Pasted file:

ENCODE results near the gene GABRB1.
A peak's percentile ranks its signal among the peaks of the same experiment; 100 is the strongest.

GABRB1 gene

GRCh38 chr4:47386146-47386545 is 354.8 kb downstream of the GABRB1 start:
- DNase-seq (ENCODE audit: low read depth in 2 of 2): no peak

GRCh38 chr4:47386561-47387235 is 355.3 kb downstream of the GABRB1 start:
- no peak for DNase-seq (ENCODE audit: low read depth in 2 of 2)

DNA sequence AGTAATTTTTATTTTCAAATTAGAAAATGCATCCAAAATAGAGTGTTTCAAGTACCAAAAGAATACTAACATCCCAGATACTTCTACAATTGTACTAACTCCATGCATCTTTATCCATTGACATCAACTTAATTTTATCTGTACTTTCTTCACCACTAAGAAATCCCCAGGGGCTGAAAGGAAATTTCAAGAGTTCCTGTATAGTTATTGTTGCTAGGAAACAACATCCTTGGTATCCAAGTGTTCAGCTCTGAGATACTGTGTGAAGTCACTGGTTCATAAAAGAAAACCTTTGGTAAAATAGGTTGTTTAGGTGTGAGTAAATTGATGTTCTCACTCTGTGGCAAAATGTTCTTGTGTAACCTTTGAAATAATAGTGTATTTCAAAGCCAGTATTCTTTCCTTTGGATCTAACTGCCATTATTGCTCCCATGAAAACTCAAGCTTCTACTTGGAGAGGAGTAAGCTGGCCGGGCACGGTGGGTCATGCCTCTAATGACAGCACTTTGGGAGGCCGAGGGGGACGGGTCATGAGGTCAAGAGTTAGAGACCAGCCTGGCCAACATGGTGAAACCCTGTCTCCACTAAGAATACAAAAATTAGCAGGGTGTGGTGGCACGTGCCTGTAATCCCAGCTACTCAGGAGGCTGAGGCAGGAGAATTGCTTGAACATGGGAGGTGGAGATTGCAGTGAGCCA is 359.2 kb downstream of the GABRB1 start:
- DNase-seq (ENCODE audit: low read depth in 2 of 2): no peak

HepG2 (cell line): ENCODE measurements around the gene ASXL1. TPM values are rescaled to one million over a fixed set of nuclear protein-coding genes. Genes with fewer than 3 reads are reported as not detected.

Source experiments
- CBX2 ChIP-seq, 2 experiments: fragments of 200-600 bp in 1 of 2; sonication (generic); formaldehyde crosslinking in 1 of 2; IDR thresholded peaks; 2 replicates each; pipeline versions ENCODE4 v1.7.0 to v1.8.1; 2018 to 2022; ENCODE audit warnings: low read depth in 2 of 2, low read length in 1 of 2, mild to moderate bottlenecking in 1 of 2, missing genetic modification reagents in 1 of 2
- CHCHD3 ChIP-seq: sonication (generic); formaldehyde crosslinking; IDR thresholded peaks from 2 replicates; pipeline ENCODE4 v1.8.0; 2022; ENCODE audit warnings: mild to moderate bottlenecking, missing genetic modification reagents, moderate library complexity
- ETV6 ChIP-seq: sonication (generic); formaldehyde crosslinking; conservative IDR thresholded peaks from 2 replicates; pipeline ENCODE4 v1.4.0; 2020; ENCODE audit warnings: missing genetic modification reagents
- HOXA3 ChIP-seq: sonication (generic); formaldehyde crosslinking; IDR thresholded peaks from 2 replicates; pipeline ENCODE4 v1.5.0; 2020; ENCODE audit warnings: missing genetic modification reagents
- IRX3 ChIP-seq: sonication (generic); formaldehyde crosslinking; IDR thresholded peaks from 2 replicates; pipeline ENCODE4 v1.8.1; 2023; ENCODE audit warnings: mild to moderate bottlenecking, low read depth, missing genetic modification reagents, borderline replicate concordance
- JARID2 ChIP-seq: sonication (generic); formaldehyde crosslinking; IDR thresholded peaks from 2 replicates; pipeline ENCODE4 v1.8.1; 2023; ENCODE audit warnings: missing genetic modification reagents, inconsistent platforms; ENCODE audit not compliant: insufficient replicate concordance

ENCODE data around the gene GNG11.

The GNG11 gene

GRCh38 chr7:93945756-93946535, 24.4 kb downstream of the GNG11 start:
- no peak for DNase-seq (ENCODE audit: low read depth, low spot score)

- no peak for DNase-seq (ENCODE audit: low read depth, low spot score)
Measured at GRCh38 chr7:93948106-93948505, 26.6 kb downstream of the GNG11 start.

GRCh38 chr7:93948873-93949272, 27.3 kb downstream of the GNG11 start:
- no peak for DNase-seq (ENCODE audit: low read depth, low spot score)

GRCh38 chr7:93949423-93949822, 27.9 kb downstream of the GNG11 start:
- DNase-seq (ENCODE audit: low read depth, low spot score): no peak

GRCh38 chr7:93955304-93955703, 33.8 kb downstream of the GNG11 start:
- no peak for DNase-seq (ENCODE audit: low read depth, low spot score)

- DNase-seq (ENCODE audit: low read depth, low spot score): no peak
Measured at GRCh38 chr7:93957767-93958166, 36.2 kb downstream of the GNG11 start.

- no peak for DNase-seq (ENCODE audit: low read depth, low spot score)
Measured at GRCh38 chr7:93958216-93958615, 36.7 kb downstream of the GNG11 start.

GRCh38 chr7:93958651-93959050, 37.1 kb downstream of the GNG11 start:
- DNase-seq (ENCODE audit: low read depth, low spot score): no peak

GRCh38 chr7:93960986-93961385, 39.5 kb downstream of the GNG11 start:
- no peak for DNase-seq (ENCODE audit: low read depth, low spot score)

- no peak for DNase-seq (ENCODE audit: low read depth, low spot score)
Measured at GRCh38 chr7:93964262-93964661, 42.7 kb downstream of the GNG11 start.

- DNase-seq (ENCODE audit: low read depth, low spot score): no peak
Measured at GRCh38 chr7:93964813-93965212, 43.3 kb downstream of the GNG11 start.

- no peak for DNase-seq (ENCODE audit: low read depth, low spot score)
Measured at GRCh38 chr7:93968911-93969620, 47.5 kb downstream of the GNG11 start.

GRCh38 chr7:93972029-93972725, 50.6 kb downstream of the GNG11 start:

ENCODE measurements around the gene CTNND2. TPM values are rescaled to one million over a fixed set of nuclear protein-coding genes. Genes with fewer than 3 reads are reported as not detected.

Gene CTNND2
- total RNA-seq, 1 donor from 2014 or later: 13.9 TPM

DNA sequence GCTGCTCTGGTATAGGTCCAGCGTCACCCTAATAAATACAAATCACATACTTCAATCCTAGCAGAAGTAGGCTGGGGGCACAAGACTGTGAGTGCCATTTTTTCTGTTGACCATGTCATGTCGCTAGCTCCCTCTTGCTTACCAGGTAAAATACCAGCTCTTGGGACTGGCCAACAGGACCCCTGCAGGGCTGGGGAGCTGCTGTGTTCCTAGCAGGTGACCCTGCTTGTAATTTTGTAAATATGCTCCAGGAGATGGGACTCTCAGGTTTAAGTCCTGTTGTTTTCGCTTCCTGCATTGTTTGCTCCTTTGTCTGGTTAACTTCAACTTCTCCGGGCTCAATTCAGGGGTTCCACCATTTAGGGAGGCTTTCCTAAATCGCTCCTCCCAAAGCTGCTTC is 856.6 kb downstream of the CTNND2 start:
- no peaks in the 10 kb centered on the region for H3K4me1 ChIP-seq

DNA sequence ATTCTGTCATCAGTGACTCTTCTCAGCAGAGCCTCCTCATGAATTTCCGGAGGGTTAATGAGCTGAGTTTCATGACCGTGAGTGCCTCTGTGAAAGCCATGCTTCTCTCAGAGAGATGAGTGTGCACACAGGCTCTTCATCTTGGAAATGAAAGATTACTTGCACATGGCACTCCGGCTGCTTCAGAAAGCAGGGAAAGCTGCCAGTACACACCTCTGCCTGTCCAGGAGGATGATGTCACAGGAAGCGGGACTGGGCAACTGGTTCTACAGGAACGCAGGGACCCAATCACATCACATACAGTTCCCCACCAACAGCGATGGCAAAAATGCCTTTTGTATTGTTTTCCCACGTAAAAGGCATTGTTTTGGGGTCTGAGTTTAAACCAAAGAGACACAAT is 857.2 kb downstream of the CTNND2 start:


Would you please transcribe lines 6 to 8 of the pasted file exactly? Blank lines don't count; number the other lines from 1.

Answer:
GRCh38 chr4:47386561-47387235 is 355.3 kb downstream of the GABRB1 start:
- no peak for DNase-seq (ENCODE audit: low read depth in 2 of 2)

DNA sequence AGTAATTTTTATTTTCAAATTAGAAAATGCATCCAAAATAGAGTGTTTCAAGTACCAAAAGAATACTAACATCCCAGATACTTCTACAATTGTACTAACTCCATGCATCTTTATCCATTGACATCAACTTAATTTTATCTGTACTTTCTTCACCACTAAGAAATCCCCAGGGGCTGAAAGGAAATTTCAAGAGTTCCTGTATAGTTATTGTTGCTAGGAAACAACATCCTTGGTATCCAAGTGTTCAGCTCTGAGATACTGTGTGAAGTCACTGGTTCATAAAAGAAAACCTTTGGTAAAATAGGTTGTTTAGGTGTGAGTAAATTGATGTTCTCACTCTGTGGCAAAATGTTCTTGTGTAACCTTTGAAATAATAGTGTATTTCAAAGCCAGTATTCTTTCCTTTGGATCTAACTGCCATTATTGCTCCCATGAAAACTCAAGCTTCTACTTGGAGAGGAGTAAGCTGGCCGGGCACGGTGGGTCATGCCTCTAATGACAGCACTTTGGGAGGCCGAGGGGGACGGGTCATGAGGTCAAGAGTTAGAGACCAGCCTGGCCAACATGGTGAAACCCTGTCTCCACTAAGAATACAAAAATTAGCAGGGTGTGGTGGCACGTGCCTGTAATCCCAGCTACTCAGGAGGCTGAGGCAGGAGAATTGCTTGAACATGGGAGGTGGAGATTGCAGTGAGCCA is 359.2 kb downstream of the GABRB1 start: